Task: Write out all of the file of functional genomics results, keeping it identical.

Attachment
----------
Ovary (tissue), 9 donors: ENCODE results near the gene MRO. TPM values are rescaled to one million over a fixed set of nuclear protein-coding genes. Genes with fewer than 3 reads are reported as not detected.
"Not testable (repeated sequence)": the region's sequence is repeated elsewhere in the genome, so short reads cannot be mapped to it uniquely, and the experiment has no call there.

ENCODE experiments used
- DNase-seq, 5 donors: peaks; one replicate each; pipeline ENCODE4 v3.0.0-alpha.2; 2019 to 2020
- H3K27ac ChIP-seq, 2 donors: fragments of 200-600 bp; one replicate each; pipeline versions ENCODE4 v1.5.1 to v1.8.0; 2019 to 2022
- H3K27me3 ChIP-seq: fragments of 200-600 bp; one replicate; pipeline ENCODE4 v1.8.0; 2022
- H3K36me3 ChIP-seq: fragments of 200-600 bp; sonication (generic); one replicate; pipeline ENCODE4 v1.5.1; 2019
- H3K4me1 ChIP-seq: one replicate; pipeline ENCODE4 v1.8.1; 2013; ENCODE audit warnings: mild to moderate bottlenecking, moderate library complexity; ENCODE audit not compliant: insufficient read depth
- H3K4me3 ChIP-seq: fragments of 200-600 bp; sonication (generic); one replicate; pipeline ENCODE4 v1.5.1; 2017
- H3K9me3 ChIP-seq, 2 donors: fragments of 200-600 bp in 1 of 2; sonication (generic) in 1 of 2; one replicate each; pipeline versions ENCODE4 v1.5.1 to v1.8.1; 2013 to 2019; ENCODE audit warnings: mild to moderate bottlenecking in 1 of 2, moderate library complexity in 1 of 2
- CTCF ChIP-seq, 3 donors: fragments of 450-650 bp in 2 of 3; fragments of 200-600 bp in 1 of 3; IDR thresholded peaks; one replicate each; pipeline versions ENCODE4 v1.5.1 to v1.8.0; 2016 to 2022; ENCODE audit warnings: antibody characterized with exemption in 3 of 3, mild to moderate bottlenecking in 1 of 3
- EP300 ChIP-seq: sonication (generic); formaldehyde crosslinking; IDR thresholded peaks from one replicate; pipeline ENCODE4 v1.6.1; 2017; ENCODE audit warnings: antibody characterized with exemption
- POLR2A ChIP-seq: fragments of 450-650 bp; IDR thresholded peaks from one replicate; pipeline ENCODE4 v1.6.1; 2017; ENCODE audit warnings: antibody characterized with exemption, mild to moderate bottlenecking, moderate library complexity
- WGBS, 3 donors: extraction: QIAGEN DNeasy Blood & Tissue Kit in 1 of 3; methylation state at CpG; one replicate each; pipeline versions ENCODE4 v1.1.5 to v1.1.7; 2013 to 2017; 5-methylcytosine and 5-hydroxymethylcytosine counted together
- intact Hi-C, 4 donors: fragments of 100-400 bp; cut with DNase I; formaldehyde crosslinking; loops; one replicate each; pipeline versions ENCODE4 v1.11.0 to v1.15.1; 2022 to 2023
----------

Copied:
Ovary (tissue), 9 donors: ENCODE results near the gene MRO. TPM values are rescaled to one million over a fixed set of nuclear protein-coding genes. Genes with fewer than 3 reads are reported as not detected.
"Not testable (repeated sequence)": the region's sequence is repeated elsewhere in the genome, so short reads cannot be mapped to it uniquely, and the experiment has no call there.

ENCODE experiments used
- DNase-seq, 5 donors: peaks; one replicate each; pipeline ENCODE4 v3.0.0-alpha.2; 2019 to 2020
- H3K27ac ChIP-seq, 2 donors: fragments of 200-600 bp; one replicate each; pipeline versions ENCODE4 v1.5.1 to v1.8.0; 2019 to 2022
- H3K27me3 ChIP-seq: fragments of 200-600 bp; one replicate; pipeline ENCODE4 v1.8.0; 2022
- H3K36me3 ChIP-seq: fragments of 200-600 bp; sonication (generic); one replicate; pipeline ENCODE4 v1.5.1; 2019
- H3K4me1 ChIP-seq: one replicate; pipeline ENCODE4 v1.8.1; 2013; ENCODE audit warnings: mild to moderate bottlenecking, moderate library complexity; ENCODE audit not compliant: insufficient read depth
- H3K4me3 ChIP-seq: fragments of 200-600 bp; sonication (generic); one replicate; pipeline ENCODE4 v1.5.1; 2017
- H3K9me3 ChIP-seq, 2 donors: fragments of 200-600 bp in 1 of 2; sonication (generic) in 1 of 2; one replicate each; pipeline versions ENCODE4 v1.5.1 to v1.8.1; 2013 to 2019; ENCODE audit warnings: mild to moderate bottlenecking in 1 of 2, moderate library complexity in 1 of 2
- CTCF ChIP-seq, 3 donors: fragments of 450-650 bp in 2 of 3; fragments of 200-600 bp in 1 of 3; IDR thresholded peaks; one replicate each; pipeline versions ENCODE4 v1.5.1 to v1.8.0; 2016 to 2022; ENCODE audit warnings: antibody characterized with exemption in 3 of 3, mild to moderate bottlenecking in 1 of 3
- EP300 ChIP-seq: sonication (generic); formaldehyde crosslinking; IDR thresholded peaks from one replicate; pipeline ENCODE4 v1.6.1; 2017; ENCODE audit warnings: antibody characterized with exemption
- POLR2A ChIP-seq: fragments of 450-650 bp; IDR thresholded peaks from one replicate; pipeline ENCODE4 v1.6.1; 2017; ENCODE audit warnings: antibody characterized with exemption, mild to moderate bottlenecking, moderate library complexity
- WGBS, 3 donors: extraction: QIAGEN DNeasy Blood & Tissue Kit in 1 of 3; methylation state at CpG; one replicate each; pipeline versions ENCODE4 v1.1.5 to v1.1.7; 2013 to 2017; 5-methylcytosine and 5-hydroxymethylcytosine counted together
- intact Hi-C, 4 donors: fragments of 100-400 bp; cut with DNase I; formaldehyde crosslinking; loops; one replicate each; pipeline versions ENCODE4 v1.11.0 to v1.15.1; 2022 to 2023